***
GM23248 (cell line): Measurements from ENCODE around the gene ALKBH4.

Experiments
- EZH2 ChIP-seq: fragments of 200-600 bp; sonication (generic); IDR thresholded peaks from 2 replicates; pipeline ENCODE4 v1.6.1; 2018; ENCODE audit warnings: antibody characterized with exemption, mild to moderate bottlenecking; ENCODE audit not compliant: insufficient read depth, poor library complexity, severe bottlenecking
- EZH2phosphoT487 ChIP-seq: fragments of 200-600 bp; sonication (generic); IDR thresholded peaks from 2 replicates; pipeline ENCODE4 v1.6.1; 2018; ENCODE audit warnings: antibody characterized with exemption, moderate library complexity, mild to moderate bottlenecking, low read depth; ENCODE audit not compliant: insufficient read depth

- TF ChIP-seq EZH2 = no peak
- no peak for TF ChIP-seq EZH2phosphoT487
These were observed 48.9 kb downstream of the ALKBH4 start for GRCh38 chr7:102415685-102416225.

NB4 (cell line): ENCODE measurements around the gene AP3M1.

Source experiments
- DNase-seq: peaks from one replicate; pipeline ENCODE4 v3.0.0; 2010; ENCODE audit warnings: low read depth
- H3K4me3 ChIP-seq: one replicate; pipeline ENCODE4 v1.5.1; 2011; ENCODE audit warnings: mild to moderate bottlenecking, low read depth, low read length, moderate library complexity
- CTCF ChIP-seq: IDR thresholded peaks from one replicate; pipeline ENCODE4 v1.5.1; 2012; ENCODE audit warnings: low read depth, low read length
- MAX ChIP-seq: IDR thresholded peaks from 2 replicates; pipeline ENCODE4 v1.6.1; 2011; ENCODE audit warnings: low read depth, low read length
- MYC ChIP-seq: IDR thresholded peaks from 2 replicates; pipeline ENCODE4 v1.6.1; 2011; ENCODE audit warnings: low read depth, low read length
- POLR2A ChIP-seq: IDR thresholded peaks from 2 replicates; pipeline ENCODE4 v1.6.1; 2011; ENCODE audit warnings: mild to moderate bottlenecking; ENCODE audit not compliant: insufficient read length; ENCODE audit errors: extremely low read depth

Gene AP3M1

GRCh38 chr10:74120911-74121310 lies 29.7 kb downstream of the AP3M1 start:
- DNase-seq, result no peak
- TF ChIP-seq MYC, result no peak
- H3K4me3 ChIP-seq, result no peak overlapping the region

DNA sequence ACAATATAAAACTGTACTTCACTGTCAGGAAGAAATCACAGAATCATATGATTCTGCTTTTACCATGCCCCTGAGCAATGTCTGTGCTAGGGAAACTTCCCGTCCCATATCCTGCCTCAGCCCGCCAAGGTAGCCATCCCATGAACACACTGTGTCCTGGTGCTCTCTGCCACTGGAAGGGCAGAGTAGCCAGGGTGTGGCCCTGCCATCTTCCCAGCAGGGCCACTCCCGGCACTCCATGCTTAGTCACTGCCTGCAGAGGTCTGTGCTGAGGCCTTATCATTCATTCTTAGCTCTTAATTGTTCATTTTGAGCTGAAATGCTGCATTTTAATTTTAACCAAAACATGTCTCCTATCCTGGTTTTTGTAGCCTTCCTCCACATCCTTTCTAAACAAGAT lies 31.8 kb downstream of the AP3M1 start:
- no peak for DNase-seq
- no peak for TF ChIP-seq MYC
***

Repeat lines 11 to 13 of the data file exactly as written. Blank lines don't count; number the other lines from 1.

- H3K4me3 ChIP-seq: one replicate; pipeline ENCODE4 v1.5.1; 2011; ENCODE audit warnings: mild to moderate bottlenecking, low read depth, low read length, moderate library complexity
- CTCF ChIP-seq: IDR thresholded peaks from one replicate; pipeline ENCODE4 v1.5.1; 2012; ENCODE audit warnings: low read depth, low read length
- MAX ChIP-seq: IDR thresholded peaks from 2 replicates; pipeline ENCODE4 v1.6.1; 2011; ENCODE audit warnings: low read depth, low read length